Brightsurf Science News & Current Events

September 10, 1999
New series tackles complementary medicine
This week's BMJ sees the beginning of a new series of the ABCs of Complementary Medicine.

Scottish study shows lack of mental health service for children entering care
A considerable proportion of young children have a serious psychiatric disorder at the time they enter local authority care, but are not receiving mental health services, according to a report in this week's BMJ.

New microscopy method reveals molecular map of biological surfaces
A team of biophysicists have developed a new method in atomic force microscopy that gives the instrument the capability of mapping not just the topography of biological molecules, but also identifying their biochemistry simultaneously.

UNC AIDS vaccine researchers awarded $12 million federal grant
Scientists at the University of North Carolina at Chapel Hill have won a five-year federal grant totaling more than $12 million to develop a safe and effective vaccine against HIV, the virus that causes AIDS.

Experiments illuminate workings of biological clocks
HHMI researchers have discovered a critical mechanism by which light resets the biological clock in flies.

New test can better uncover hidden breast cancer
A new test appears to discover hidden cancer cells in women with breast cancer more effectively than current detection methods, better indicating which women need aggressive anti- cancer treatments and which can be spared the side effects of chemotherapy,

Scientists find genetic links for deadly type of breast cancer
Researchers at the University of Michigan Comprehensive Cancer Center have identified two genes that may control the development of inflammatory breast cancer---an aggressive, often lethal, form of the disease.

Fading embers hold clues to puzzle of gamma-ray bursts
Sometimes the big fireworks aren't the whole show. Watching the embers fade away can help you understand what was hidden by a blinding flash of light - or gamma rays.

Distant supernova remnant imaged by Chandra X-ray Observatory's High Resolution Camera
The High Resolution Camera, one of the two X-ray cameras on NASA's Chandra X-ray Observatory, was placed into the focus for the first time Aug.

CODE-2*: Landmark study on the costs of type 2 diabetes in Europe
You are invited to attend a press briefing at the European Association for the Study of Diabetes (EASD) 1999.

Genetic engineered crop studies questioned
Two prominent entomologists, one from Cornell University, warn that three recent studies on the effects of genetically engineered crops have distorted the debate about engineered crops and this could have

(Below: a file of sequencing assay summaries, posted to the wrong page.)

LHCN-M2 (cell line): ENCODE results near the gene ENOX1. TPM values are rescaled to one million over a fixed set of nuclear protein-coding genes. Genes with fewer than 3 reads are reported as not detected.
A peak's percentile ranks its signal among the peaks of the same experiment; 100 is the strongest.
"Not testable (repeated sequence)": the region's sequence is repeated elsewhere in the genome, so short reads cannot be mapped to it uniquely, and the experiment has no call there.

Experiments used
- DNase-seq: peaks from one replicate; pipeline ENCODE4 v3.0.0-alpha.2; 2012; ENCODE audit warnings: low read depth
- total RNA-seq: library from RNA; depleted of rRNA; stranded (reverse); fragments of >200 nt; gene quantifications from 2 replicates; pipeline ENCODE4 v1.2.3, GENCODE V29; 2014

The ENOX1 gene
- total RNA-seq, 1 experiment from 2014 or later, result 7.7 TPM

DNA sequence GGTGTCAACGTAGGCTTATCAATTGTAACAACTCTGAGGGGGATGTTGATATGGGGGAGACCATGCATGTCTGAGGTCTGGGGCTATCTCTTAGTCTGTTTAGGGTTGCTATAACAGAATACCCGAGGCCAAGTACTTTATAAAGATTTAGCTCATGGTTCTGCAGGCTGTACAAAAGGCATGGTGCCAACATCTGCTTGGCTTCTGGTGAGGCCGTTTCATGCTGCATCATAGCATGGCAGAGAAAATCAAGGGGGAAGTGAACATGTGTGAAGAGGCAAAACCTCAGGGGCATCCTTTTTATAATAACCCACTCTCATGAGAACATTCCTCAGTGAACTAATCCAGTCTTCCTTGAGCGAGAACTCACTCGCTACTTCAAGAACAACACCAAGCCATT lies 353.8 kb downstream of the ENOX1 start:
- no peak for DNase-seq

The role of human exposure assessment in the prevention of environmental disease
Workshop will focus on the exposure-dose-response-disease paradigm and will describe current opportunities and challenges in exposure assessment research, provide usable information on disease-specific chemical exposures, and highlight approaches for further research and the development of effective prevention and intervention strategies

'Revolutionary' treatment for birth defect improves survival of newborns
The method doctors traditionally use to treat diaphragmatic hernia, a life-threatening birth defect, can actually worsen the lung condition and should be abandoned in favor of a

Dennis dissipates, work just begins for USGS scientists
While Hurricane Dennis is little more than a soggy memory, scientists from the U.S.

100 years of Freud's interpretation of dreams
A century ago Sigmund Freud, in the spirit of scientific inquiry, and after years of research as a neurologist, published The Interpretation of Dreams.

Effect of drought on ground water in Maine
An update on drought conditions in Maine from the U.S.

USGS issues wildlife health alert: Chytrid fungus infection
Recent deaths of endangered boreal toads in one of the largest remaining populations in the southern Rocky Mountains have been linked to a chytrid fungus identified last year as being responsible for amphibian die-offs in Central America and Australia, according to pathologists at the USGS National Wildlife Health Center in Madison, Wis.

Air pollution hits children with asthma hardest, USC study finds
Children with asthma are significantly more affected by severe air pollution than other children.

NRC takes lead in the development of a national program for multi-million dollar biochip technologies
The National Research Council of Canada (NRC) today is hosting an international workshop on biochip technologies and their potential impact on the Canadian economy.

Study finds prenatal exposure to testosterone boosts smoking
Five years ago, a study suggested that nicotine in the blood of pregnant women who smoked made it more likely that their daughters also would smoke when they reached adolescence or beyond.

Atmospheric carbon monoxide levels decline U.S. mid-atlantic region
Levels of atmospheric carbon monoxide (CO) are declining in the U.S. mid-Atlantic region, according to a new study funded in part by the National Science Foundation (NSF).
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